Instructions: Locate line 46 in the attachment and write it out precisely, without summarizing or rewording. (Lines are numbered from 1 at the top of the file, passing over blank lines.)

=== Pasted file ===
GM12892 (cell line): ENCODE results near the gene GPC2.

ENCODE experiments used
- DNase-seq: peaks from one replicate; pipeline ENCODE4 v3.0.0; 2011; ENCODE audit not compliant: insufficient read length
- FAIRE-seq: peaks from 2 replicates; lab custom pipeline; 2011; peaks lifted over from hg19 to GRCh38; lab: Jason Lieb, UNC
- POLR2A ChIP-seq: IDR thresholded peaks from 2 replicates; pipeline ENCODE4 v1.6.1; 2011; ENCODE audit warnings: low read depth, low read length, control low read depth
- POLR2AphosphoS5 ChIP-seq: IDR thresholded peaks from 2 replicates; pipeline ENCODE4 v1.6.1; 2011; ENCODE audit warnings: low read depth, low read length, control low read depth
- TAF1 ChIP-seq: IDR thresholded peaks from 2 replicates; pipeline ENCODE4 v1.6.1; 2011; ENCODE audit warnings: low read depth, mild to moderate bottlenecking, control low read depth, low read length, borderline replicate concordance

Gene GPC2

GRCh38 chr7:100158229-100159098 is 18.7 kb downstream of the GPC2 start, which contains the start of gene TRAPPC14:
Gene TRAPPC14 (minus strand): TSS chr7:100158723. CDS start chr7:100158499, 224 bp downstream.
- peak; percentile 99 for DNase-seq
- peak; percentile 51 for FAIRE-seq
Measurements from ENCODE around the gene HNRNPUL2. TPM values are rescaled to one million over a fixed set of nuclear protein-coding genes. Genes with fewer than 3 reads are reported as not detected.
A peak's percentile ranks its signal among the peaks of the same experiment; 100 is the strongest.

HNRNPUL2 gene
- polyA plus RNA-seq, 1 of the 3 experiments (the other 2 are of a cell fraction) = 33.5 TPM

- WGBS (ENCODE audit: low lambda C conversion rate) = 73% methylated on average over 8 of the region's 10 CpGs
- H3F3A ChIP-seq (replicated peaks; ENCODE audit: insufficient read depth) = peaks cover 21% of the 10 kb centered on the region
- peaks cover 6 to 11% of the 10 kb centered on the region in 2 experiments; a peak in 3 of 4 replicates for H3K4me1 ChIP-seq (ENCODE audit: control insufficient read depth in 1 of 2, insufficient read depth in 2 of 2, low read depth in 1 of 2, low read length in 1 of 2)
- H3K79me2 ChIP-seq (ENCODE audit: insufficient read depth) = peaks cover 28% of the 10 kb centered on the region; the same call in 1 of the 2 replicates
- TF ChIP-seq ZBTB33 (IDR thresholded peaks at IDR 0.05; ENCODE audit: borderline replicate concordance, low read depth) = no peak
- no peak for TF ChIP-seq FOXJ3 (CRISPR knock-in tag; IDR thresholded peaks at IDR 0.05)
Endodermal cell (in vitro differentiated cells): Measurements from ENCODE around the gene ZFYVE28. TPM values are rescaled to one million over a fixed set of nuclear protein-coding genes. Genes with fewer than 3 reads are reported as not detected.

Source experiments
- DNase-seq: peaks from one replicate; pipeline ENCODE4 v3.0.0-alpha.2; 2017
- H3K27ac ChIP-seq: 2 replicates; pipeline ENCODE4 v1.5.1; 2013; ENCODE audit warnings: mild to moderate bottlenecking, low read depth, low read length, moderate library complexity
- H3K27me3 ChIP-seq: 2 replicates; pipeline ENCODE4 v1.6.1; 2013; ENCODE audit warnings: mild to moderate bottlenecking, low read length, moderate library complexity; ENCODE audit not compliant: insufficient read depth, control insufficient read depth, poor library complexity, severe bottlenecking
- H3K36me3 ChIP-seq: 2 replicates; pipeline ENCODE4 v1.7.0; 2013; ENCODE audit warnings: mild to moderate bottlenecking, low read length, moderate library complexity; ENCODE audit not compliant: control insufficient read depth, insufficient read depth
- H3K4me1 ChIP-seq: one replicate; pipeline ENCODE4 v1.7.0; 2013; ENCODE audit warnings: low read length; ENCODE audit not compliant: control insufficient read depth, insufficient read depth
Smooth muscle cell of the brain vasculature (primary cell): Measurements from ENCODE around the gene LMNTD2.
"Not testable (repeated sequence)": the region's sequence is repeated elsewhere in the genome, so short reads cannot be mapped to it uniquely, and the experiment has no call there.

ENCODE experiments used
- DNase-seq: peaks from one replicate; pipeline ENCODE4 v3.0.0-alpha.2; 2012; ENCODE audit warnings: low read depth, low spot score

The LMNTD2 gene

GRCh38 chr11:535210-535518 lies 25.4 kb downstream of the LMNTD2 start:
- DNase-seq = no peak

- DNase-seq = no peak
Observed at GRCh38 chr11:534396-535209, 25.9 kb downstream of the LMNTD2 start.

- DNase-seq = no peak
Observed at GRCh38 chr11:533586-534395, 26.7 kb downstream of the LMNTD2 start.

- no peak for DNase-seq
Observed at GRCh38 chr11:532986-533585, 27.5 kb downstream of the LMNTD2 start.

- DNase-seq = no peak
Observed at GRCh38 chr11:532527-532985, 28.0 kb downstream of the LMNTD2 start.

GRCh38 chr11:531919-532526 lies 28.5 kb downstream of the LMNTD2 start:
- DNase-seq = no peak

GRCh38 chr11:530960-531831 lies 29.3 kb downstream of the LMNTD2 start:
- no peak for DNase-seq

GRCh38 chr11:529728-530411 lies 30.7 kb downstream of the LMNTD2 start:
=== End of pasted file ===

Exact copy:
- DNase-seq = no peak